Our stops in Arches National Park included La Sal Lookout, The Windows, Delicate Arch and Balanced Rock. We had plenty of time to get out and walk at each location. For me, the highlight was seeing the faces of my fellow travellers, many of whom were seeing this for the first time. Once a tour guide, always a tour guide! This is why I love doing what I do – to travel to areas with others who have never seen the area and see their expressions upon witnessing such beauty for the first time.

David from @moabadventurecenter

Group shot!

After visiting Arches National Park, we went for lunch at Josie Wyatt’s and I met up with Tom from Moab Express and Jenny from Destination Moab to talk about future business opportunities. We’re now headed to the train depot to be awed by the Rocky Mountaineer. It’s on that very train that we’ll be headed to Glenwood Springs today. I can’t wait for the journey.

Choo Choo! Our staff know how much I love train travel. Within our company, we have an inside joke, when a new sale comes in, we say #CCMF (Choo-Choo-Martin-Flanagan). Now being aboard the train, this is my “Raison d’être”. For those of you not from Canada, that expression has nothing to do with dried grapes, it’s French for “Justification for Existence.” I really love train travel and this is where I come into my own.

When I was 22, I started my company as part of a university class project. The inspiration for the idea came from my own personal travels, my experiences abroad, some letters to my brother while I was travelling (he was an entrepreneur at age 13), leadership from some of my professors (Al Braun, Diane Draper, Joe Pavelka) and a few chance meetings with influential people. One of those people just so happened to be Peter Armstrong, founder of Rocky Mountaineer. As a student, I was representing our university at a Travel Alberta conference in Jasper. I was seated at the head table with Peter Armstrong and Joe Hussein, founder of Intrawest who built Whistler into an international destination. At the time they were likely my age now, and I looked up to them for all that they had done.

Desert Yoga

Michael and Leigh on the mic!

Over the years, Rocky Mountaineer has consistently improved. In 1995 they added GoldLeaf Service, offering a double-decker glass dome where guests were seated above and were served meals in the dining car below. By 2011 SilverLeaf was introduced. I was on one of the first-ever SilverLeaf cars in August 2011, a very memorable trip with my grandmother, just months before she passed away. Unsurprisingly, I have many fond memories of travelling in SilverLeaf Service.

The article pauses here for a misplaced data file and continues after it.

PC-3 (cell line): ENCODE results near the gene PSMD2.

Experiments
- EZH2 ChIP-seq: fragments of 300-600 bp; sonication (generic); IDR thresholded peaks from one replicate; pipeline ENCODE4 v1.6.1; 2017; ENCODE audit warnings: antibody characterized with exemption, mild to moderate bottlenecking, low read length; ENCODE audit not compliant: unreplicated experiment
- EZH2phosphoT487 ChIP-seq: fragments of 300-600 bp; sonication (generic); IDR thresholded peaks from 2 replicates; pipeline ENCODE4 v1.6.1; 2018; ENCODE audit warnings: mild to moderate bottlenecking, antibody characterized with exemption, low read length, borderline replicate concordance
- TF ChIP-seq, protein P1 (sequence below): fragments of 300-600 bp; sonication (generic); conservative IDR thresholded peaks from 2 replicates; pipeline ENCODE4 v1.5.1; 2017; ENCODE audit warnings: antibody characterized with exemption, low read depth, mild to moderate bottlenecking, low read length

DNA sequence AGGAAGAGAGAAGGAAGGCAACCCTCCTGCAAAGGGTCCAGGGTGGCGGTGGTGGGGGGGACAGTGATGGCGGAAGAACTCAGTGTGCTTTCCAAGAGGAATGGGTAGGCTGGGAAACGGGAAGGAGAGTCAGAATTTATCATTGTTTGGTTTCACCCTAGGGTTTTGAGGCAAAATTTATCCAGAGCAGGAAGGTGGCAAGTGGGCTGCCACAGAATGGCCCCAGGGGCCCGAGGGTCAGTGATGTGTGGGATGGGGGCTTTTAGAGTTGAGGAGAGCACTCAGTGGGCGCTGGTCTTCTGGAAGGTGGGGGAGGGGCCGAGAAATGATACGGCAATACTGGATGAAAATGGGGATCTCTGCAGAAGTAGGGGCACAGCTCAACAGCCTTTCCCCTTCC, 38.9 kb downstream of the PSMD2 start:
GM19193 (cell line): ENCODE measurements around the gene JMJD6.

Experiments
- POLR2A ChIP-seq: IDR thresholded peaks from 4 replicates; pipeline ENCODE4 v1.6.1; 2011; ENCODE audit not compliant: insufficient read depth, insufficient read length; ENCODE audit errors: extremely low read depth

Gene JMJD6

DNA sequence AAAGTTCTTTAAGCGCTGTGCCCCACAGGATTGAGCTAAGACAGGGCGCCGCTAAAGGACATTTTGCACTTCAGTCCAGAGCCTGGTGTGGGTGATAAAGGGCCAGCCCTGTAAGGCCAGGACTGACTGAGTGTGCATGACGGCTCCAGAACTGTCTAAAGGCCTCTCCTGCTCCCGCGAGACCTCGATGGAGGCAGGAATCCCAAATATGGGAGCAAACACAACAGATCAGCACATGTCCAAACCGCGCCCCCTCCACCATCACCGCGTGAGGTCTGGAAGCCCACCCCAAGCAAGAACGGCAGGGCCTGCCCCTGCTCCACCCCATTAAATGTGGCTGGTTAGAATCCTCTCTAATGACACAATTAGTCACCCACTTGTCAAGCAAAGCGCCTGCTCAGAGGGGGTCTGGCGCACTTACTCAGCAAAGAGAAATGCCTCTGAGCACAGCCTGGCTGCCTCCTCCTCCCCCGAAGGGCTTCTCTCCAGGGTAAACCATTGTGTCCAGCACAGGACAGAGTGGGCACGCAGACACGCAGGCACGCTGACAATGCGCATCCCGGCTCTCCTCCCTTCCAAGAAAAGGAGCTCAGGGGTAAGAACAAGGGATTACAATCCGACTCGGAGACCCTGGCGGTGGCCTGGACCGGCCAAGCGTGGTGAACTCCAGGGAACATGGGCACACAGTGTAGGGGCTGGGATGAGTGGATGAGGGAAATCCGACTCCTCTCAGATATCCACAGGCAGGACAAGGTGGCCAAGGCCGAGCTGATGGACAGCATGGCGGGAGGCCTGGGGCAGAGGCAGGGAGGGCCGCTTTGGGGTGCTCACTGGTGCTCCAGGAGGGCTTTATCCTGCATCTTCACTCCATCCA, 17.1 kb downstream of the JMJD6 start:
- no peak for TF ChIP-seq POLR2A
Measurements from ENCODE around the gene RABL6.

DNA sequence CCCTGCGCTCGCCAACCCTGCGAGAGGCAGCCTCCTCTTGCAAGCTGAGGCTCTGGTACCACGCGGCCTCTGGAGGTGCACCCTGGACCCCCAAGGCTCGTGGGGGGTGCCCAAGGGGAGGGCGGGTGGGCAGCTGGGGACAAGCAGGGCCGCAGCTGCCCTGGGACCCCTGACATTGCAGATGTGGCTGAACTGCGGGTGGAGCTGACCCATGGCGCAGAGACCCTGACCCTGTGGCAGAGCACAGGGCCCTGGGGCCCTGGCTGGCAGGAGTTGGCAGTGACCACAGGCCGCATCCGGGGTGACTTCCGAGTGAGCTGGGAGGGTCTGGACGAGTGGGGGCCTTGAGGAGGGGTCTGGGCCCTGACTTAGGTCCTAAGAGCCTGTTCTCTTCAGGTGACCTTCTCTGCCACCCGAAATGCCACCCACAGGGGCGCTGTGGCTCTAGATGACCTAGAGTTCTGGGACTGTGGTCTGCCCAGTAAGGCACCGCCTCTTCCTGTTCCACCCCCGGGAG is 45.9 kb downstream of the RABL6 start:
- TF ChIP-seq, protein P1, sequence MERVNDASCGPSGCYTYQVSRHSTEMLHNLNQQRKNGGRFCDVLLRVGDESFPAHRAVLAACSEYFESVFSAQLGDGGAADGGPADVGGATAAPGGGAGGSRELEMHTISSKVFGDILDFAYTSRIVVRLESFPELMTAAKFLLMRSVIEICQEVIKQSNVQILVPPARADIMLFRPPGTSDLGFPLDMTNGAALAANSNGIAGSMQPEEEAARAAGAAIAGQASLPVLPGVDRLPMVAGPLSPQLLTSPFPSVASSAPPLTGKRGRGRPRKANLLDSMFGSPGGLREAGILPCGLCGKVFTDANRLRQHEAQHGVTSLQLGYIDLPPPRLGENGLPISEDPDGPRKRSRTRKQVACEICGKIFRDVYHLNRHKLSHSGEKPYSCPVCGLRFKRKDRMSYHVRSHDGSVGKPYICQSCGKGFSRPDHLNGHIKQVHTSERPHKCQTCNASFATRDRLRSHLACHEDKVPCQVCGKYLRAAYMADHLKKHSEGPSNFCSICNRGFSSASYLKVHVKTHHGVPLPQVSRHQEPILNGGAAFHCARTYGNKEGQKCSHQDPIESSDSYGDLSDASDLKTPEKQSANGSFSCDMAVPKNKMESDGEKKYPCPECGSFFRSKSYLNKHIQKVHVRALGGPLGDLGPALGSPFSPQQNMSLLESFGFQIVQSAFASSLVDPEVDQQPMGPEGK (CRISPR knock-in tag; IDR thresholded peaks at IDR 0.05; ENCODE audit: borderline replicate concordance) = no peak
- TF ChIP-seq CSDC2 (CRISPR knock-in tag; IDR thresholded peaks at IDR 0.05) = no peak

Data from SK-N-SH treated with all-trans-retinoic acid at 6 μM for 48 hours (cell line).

After a great day aboard the Rocky Mountaineer train and a wonderful dinner en route, we’ll be arriving tonight in Glenwood Springs just after dinner, in the early evening. Glenwood Springs is famous for it’s hot springs. I’ve soaked in the pools before, and make sure to check out our Instagram stories for photos of the surrounding area.

When we arrive at the station today, the hotel will be just a 100 metre walk from the station. One of the nicest things about travelling aboard Rocky Mountaineer is that your luggage isn’t on the train, it’s ahead of you in a truck. By the time I check into my room, my luggage will there waiting for me.

Good night!

A bird's-eye view of Glenwood Springs

History of Glenwood Springs

Strolling the streets of the tranquil town today it’s hard to imagine the history of Glenwood Springs as a rowdy frontier town of yesteryear. Built on a rebellious spirit, the town boomed into life as a mining settlement called Defiance. Embodying the essence of the Wild West’s rule-breaking spirit, shady characters frequented noisy saloons, spilling out onto muddy streets and back into brothels, before retiring to their rustic tents along the river. Nestled in the heart of Colorado’s Rocky Mountains, idyllic Glenwood Springs sits at the confluence of the Colorado and the Roaring Fork rivers.

By the mid-1800s the government began surveying the area for minerals, even though they had no claim to it. In 1868, the well-respected Chief Ouray, a Tabeguache Ute, negotiated a treaty protecting ancestral Ute hunting grounds. Despite this treaty, prospectors including John Blake established a wooden fort on the Flat Tops area of Glenwood Canyon in 1878, naming it Fort Defiance. The land opened for settlement and Blake used his Fort Defiance claim to establish a new town site at the confluence of the Grand (now Colorado) and Roaring Fork Rivers in 1883. The town was named Defiance in keeping with the spirit of the first staked land at the fort. Defiance boomed. Blake’s wife Bessie was the town’s first madam, opening up a brothel on 7th Street to sit alongside the saloons and stores that had sprung up to serve the increasing numbers of miners, trappers, and traders rushing to the region.